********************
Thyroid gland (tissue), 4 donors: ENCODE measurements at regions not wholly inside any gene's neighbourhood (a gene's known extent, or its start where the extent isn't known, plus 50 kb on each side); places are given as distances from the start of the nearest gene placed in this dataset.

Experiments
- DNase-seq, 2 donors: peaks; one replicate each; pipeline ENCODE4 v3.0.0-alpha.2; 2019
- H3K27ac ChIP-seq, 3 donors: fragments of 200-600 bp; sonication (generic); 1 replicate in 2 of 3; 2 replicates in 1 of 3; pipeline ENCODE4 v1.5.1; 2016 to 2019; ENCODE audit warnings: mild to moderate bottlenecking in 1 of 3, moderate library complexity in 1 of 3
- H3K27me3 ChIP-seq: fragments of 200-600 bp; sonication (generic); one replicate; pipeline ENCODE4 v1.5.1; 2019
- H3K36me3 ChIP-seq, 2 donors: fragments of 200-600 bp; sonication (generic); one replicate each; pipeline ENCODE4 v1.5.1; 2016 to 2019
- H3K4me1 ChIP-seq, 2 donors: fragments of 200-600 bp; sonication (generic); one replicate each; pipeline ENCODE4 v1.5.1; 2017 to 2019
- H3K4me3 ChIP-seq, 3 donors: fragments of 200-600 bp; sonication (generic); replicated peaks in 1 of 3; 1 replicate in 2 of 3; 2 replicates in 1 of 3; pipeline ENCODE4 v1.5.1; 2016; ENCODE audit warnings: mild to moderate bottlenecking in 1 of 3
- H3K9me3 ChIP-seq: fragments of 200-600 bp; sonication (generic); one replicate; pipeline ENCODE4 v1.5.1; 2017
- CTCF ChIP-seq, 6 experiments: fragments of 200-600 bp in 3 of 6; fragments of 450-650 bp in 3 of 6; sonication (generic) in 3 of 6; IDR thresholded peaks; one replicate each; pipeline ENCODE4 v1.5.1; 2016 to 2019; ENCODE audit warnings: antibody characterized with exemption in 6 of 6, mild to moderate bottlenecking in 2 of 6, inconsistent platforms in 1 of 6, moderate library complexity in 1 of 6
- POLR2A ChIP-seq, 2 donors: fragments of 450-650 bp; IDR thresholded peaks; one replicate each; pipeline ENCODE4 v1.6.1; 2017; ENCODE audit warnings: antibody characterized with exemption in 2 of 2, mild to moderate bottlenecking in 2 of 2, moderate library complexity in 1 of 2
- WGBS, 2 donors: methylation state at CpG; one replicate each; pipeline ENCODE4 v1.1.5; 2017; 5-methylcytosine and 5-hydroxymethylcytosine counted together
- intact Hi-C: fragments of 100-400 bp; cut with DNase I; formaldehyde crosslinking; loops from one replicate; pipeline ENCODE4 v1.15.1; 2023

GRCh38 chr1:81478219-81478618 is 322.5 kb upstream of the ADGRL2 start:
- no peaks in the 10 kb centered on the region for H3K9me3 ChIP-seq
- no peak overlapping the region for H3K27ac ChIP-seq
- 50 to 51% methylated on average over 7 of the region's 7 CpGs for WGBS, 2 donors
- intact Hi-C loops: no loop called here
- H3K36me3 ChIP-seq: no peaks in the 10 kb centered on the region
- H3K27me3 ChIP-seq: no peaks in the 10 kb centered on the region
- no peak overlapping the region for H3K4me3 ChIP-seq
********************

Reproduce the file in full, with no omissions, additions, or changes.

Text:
Thyroid gland (tissue), 4 donors: ENCODE measurements at regions not wholly inside any gene's neighbourhood (a gene's known extent, or its start where the extent isn't known, plus 50 kb on each side); places are given as distances from the start of the nearest gene placed in this dataset.

Experiments
- DNase-seq, 2 donors: peaks; one replicate each; pipeline ENCODE4 v3.0.0-alpha.2; 2019
- H3K27ac ChIP-seq, 3 donors: fragments of 200-600 bp; sonication (generic); 1 replicate in 2 of 3; 2 replicates in 1 of 3; pipeline ENCODE4 v1.5.1; 2016 to 2019; ENCODE audit warnings: mild to moderate bottlenecking in 1 of 3, moderate library complexity in 1 of 3
- H3K27me3 ChIP-seq: fragments of 200-600 bp; sonication (generic); one replicate; pipeline ENCODE4 v1.5.1; 2019
- H3K36me3 ChIP-seq, 2 donors: fragments of 200-600 bp; sonication (generic); one replicate each; pipeline ENCODE4 v1.5.1; 2016 to 2019
- H3K4me1 ChIP-seq, 2 donors: fragments of 200-600 bp; sonication (generic); one replicate each; pipeline ENCODE4 v1.5.1; 2017 to 2019
- H3K4me3 ChIP-seq, 3 donors: fragments of 200-600 bp; sonication (generic); replicated peaks in 1 of 3; 1 replicate in 2 of 3; 2 replicates in 1 of 3; pipeline ENCODE4 v1.5.1; 2016; ENCODE audit warnings: mild to moderate bottlenecking in 1 of 3
- H3K9me3 ChIP-seq: fragments of 200-600 bp; sonication (generic); one replicate; pipeline ENCODE4 v1.5.1; 2017
- CTCF ChIP-seq, 6 experiments: fragments of 200-600 bp in 3 of 6; fragments of 450-650 bp in 3 of 6; sonication (generic) in 3 of 6; IDR thresholded peaks; one replicate each; pipeline ENCODE4 v1.5.1; 2016 to 2019; ENCODE audit warnings: antibody characterized with exemption in 6 of 6, mild to moderate bottlenecking in 2 of 6, inconsistent platforms in 1 of 6, moderate library complexity in 1 of 6
- POLR2A ChIP-seq, 2 donors: fragments of 450-650 bp; IDR thresholded peaks; one replicate each; pipeline ENCODE4 v1.6.1; 2017; ENCODE audit warnings: antibody characterized with exemption in 2 of 2, mild to moderate bottlenecking in 2 of 2, moderate library complexity in 1 of 2
- WGBS, 2 donors: methylation state at CpG; one replicate each; pipeline ENCODE4 v1.1.5; 2017; 5-methylcytosine and 5-hydroxymethylcytosine counted together
- intact Hi-C: fragments of 100-400 bp; cut with DNase I; formaldehyde crosslinking; loops from one replicate; pipeline ENCODE4 v1.15.1; 2023

GRCh38 chr1:81478219-81478618 is 322.5 kb upstream of the ADGRL2 start:
- no peaks in the 10 kb centered on the region for H3K9me3 ChIP-seq
- no peak overlapping the region for H3K27ac ChIP-seq
- 50 to 51% methylated on average over 7 of the region's 7 CpGs for WGBS, 2 donors
- intact Hi-C loops: no loop called here
- H3K36me3 ChIP-seq: no peaks in the 10 kb centered on the region
- H3K27me3 ChIP-seq: no peaks in the 10 kb centered on the region
- no peak overlapping the region for H3K4me3 ChIP-seq